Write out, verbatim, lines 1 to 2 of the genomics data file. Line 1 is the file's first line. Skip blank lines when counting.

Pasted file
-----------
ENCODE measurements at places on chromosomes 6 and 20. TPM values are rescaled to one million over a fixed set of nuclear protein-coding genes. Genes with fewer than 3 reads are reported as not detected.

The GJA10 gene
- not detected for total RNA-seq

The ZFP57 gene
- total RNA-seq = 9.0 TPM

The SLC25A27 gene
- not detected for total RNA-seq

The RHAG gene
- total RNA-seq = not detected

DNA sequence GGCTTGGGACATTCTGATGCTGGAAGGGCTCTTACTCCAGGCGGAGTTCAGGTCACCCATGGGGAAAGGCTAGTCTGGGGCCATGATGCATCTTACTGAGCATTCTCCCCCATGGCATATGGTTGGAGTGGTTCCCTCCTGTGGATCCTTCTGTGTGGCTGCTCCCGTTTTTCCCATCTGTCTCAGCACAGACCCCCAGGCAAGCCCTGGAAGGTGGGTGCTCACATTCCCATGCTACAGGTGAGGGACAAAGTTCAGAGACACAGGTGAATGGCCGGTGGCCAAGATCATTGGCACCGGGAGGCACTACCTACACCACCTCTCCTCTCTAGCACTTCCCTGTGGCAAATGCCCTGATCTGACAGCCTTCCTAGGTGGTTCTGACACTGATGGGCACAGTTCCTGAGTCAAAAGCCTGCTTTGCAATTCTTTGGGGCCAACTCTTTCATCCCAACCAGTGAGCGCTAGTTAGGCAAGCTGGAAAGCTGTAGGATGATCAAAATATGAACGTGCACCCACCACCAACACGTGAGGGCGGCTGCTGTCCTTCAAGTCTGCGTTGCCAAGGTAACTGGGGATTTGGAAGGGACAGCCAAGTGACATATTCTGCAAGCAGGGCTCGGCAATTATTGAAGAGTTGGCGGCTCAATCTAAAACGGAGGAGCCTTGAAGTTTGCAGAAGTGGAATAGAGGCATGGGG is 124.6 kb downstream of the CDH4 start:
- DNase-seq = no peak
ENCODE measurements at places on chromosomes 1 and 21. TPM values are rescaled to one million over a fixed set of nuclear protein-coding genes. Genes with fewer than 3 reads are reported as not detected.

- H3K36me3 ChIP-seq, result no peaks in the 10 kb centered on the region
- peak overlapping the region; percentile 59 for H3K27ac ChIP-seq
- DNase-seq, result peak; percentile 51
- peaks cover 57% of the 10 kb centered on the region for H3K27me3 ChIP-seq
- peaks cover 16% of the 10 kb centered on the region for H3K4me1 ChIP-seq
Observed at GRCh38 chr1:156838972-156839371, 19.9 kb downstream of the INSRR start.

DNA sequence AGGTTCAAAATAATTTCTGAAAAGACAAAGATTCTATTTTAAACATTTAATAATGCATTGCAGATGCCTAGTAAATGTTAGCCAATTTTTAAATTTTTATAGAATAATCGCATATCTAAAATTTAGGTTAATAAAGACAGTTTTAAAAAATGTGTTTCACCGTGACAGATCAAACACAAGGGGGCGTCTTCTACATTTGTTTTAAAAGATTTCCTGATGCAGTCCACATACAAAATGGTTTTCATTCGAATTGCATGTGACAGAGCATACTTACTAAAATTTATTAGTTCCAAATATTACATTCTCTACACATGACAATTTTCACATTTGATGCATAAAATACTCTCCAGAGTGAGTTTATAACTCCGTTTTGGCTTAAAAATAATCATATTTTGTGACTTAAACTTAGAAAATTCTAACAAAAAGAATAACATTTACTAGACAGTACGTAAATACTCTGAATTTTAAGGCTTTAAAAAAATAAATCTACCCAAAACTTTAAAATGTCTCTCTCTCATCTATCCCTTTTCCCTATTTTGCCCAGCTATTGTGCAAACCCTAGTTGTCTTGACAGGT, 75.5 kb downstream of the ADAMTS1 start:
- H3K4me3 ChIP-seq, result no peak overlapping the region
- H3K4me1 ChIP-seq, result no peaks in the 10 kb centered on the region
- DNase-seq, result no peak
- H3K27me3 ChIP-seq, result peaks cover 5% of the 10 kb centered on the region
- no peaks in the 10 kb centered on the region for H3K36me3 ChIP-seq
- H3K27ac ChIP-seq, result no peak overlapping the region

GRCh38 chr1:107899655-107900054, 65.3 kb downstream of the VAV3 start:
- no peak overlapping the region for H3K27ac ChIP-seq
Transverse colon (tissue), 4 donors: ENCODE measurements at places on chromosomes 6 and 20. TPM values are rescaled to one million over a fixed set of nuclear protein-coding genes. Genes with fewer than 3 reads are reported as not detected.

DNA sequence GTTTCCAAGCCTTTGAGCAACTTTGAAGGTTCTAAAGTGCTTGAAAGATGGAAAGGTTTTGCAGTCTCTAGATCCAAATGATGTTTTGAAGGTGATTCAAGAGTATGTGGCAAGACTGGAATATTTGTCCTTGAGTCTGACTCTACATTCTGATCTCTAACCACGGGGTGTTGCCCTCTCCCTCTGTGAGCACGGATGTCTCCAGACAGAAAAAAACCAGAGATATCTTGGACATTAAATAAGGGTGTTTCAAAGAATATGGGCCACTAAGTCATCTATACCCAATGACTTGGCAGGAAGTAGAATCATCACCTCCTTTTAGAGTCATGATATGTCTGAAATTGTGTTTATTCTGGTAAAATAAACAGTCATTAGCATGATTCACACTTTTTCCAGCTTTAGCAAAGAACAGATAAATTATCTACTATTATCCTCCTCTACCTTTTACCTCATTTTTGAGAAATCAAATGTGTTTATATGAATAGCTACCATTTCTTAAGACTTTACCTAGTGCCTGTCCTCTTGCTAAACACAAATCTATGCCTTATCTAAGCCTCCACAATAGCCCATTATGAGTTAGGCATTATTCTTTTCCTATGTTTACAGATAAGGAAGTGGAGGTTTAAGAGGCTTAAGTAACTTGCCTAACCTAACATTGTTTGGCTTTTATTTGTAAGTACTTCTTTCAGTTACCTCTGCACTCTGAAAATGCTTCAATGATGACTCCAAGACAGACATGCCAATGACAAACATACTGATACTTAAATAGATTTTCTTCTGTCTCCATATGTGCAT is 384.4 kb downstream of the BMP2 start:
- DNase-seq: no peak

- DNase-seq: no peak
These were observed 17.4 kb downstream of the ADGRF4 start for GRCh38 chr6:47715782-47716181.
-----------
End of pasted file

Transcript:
ENCODE measurements at places on chromosomes 6 and 20. TPM values are rescaled to one million over a fixed set of nuclear protein-coding genes. Genes with fewer than 3 reads are reported as not detected.

The GJA10 gene